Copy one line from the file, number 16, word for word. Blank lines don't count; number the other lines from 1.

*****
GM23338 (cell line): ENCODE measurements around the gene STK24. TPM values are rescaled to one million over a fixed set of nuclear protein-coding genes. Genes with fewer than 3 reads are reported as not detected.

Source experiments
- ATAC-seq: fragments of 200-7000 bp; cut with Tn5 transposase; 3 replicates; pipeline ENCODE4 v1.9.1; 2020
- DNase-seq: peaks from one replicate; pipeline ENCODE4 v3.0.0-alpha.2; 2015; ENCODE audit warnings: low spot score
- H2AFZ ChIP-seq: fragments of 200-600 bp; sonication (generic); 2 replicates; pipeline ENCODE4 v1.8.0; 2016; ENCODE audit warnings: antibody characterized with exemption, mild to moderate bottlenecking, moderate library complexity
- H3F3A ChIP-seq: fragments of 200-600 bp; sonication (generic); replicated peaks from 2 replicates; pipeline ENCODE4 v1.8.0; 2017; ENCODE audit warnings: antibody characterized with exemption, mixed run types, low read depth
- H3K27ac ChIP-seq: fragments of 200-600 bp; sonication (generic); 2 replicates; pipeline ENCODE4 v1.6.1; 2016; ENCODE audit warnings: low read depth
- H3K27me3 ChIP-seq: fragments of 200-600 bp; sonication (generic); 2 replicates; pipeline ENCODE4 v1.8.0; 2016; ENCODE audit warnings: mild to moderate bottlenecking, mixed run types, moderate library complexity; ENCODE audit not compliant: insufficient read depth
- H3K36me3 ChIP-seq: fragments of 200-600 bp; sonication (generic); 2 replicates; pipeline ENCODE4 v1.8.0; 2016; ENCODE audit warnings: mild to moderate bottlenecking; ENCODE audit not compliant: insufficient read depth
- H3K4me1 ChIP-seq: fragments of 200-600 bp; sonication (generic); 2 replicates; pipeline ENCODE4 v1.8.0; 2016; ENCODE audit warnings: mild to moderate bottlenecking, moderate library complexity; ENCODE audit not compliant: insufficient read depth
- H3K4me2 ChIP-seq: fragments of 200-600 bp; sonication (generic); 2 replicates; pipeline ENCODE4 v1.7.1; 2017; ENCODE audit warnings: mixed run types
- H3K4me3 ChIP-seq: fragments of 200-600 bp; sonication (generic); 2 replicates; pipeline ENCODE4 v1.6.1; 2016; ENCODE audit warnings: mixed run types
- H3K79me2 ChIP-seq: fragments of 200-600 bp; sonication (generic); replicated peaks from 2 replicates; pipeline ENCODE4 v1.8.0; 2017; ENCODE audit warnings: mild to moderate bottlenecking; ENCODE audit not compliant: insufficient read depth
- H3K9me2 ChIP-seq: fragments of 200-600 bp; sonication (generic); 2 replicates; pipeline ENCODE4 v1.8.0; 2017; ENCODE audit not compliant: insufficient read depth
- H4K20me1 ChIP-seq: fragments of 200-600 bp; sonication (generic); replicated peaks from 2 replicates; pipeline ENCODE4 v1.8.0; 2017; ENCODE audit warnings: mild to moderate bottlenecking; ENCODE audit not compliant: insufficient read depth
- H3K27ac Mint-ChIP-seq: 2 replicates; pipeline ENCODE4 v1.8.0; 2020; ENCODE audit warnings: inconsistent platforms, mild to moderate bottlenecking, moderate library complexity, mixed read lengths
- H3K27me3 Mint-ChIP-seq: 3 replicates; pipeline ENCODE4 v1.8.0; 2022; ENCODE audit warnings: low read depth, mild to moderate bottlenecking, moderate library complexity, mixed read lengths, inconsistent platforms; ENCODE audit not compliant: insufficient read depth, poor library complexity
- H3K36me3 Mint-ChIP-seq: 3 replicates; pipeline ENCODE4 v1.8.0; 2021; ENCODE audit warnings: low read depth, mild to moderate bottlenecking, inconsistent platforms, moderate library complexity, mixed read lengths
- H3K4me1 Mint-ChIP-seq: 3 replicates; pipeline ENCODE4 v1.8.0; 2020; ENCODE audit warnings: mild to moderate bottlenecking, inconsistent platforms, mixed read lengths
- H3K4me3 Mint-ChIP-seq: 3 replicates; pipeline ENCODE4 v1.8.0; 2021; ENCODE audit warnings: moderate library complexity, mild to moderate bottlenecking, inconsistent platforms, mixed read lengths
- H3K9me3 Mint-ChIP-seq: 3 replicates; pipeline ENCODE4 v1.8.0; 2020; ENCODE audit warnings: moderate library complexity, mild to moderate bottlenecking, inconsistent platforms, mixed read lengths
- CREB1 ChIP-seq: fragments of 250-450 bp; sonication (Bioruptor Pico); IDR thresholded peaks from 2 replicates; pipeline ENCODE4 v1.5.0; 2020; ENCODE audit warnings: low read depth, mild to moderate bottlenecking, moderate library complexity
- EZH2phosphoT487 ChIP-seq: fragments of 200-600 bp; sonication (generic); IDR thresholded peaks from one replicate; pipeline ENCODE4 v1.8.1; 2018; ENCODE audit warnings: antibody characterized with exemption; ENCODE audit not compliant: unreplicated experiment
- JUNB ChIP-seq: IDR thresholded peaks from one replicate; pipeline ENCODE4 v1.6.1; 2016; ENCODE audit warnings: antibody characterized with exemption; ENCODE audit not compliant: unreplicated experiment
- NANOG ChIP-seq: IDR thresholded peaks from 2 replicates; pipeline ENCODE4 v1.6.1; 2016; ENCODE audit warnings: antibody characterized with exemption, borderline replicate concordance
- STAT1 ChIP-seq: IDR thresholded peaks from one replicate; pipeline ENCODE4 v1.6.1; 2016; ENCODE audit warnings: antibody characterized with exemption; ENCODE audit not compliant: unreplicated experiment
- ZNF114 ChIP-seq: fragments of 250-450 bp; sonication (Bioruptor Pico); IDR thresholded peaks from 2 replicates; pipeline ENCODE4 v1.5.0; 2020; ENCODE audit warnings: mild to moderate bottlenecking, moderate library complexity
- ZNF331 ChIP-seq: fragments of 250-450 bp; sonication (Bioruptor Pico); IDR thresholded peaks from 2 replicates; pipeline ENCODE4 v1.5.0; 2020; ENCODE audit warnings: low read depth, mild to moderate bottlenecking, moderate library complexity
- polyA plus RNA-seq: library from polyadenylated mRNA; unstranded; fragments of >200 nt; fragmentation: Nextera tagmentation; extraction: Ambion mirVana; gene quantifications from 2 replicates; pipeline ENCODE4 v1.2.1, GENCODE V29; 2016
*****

- H3K27ac Mint-ChIP-seq: 2 replicates; pipeline ENCODE4 v1.8.0; 2020; ENCODE audit warnings: inconsistent platforms, mild to moderate bottlenecking, moderate library complexity, mixed read lengths